A misanthropic sort of occupation


The province of Sulaco, convulsed by the revolution which has engulfed the Latin-American state of Costaguana, desperately needs honourable men. Captain Mitchell would gladly inform anyone who might ask him that Giovanni Battista Fidanza, the Capataz de los Cargadores, the great Nostromo, was the most trustworthy fellow along the entire coast. But Nostromo's honour is a constructed thing, a fame built purposefully by the Capataz with the premise that one might as well be famous for being honourable than for being duplicitous. When he is asked to save the silver of San Tomé mine from the armies, so that Sulaco might gain independence, the brave deed fits so well into the story of his life that he cannot refuse. But as he finds himself alone in the Golfo Placido, and finally the last person alive to know that the silver has not been lost, his resolve, and the faith he has in his capitalist-idealist masters, begins to quaver.

The rest of Sulaco can only ever guess at the genuine beliefs and passions of such an actor as Nostromo, a man who has become the devil-may-care cavalier of his own myths. But as silver and expectations weighs heavy on the backs of Nostromo and Martin Decoud (the architect of future independence), we begin to see beneath the façade. A complex Gian' Battista had once determined to create the simple, boisterous Capataz, and when his faith in his place in the schemes of his so-called countrymen is shaken then the original, less dependable Fidanza emerges, confused and thinking furiously. Conrad takes an archetype and forces him to shrug off the armour of his cynicism, leaving a more vulnerable, sympathetic character behind. Almost all of the characters in Nostromo provide an enjoyable read, but it is to the tragedy of the Capataz that the reader's heart goes out.

Nostromo is a huge story in a reasonable-sized book. It encompasses capitalism, revolutionary politics, vast tracts of geography, the complexity of a tempted, imperfect man, and the birth of a new nation. It reads almost like a serial, certainly like an epic. Conrad has used a number of techniques to spread his work far beyond the vision of his book, reaching out into misty indistinction both at the beginning of the story and at the start of the denouement. Here the story looks far into first the past and then the future, so that it draws all of history and predestiny into its scope. And as one approaches the fovea centralis, the narrow, frightening pit of the silver's concealment and of Nostromo's darkening soul, the story slows, repeats and concentrates. The scenes in the Golfo Placido, when Decoud can see nothing but Nostromo's near-black corneas, become indelible phosphorescences, long after the book has ended.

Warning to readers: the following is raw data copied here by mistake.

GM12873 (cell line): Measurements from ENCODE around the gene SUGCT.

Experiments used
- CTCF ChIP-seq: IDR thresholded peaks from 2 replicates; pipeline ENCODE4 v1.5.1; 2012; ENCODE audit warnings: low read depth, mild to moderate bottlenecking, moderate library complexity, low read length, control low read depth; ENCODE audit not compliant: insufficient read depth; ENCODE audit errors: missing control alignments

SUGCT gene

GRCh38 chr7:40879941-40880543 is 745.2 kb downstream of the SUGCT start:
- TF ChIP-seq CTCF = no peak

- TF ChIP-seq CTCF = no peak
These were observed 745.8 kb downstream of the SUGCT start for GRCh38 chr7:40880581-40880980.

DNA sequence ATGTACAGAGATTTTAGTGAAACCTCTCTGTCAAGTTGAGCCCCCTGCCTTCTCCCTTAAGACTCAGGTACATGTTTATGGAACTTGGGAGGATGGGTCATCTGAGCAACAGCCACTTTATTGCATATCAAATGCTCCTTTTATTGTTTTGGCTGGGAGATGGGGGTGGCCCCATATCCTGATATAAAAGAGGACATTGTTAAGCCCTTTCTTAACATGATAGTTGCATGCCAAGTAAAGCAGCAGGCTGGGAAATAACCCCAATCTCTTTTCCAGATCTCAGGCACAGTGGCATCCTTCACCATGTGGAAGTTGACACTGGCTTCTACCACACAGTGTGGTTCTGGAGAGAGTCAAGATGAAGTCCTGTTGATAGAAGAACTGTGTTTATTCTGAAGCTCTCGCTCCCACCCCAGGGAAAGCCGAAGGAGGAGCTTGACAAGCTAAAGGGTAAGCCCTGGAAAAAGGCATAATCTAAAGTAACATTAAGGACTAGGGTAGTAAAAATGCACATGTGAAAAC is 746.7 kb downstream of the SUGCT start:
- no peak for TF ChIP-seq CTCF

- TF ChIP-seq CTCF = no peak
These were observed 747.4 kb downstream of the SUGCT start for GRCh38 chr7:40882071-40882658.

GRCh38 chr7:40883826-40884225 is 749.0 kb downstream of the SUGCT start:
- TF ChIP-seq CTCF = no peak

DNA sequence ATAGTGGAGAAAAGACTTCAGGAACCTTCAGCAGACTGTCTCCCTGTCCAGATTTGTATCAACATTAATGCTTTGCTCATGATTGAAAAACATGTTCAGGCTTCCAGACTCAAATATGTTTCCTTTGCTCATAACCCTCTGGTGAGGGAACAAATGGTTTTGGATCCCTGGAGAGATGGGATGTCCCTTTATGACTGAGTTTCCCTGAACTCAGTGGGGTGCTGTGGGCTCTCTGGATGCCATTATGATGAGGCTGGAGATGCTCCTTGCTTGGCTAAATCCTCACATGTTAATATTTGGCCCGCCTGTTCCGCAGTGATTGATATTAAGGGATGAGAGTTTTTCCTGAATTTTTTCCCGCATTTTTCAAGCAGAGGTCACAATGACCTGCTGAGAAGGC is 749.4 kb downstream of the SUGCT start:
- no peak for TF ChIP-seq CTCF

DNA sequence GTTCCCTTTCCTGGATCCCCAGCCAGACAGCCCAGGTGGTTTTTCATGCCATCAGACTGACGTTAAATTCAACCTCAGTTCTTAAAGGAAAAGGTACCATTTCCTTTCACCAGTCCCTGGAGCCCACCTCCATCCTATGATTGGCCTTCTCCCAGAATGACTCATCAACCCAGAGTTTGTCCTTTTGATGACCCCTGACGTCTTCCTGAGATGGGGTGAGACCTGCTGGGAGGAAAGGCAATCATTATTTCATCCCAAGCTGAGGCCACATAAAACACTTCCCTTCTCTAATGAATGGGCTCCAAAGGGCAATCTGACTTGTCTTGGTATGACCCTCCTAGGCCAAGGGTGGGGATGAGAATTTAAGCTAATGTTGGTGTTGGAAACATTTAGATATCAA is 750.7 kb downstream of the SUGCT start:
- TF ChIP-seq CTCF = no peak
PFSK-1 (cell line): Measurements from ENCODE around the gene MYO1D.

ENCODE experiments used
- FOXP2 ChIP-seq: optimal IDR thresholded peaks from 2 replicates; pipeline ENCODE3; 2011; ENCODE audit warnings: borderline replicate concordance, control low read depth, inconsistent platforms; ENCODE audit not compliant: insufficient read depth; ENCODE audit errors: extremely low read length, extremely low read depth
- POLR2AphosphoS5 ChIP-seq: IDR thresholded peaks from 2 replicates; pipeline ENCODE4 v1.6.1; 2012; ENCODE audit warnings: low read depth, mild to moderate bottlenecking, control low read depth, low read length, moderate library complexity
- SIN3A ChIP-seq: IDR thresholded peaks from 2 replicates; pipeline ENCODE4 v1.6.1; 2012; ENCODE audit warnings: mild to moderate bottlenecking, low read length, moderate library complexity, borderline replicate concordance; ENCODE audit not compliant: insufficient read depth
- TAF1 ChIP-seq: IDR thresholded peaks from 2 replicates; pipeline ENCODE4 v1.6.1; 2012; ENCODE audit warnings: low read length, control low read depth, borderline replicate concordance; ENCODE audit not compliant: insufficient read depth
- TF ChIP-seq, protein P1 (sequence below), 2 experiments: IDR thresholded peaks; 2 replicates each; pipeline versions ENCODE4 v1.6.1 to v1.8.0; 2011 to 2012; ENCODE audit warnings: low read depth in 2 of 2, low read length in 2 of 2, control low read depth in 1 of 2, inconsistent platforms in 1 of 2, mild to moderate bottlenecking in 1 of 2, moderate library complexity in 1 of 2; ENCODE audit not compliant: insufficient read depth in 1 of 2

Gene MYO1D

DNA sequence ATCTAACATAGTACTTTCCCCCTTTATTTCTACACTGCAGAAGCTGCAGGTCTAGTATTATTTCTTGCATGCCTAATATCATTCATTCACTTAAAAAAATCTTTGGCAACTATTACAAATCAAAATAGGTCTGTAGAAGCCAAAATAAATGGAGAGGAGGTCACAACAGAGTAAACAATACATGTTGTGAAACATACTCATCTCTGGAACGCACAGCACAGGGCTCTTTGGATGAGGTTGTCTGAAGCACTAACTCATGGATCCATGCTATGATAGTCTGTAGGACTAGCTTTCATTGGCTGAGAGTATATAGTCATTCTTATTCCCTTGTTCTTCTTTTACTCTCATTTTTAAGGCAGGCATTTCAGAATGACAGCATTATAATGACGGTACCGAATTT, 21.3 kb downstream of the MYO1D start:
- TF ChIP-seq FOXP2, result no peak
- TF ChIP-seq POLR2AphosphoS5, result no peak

The sheer substance of Nostromo can make it hard to digest at times, and the book is certainly no easy page-turner. Yet its density is also instructive, and scarcely as heavy as the load that the poor Capataz must carry on his back: of hopes, responsibility and guilt. The story of a man in torment is no easy read, but it becomes an inevitable one, drawing the reader back to the sometimes difficult work over and over again.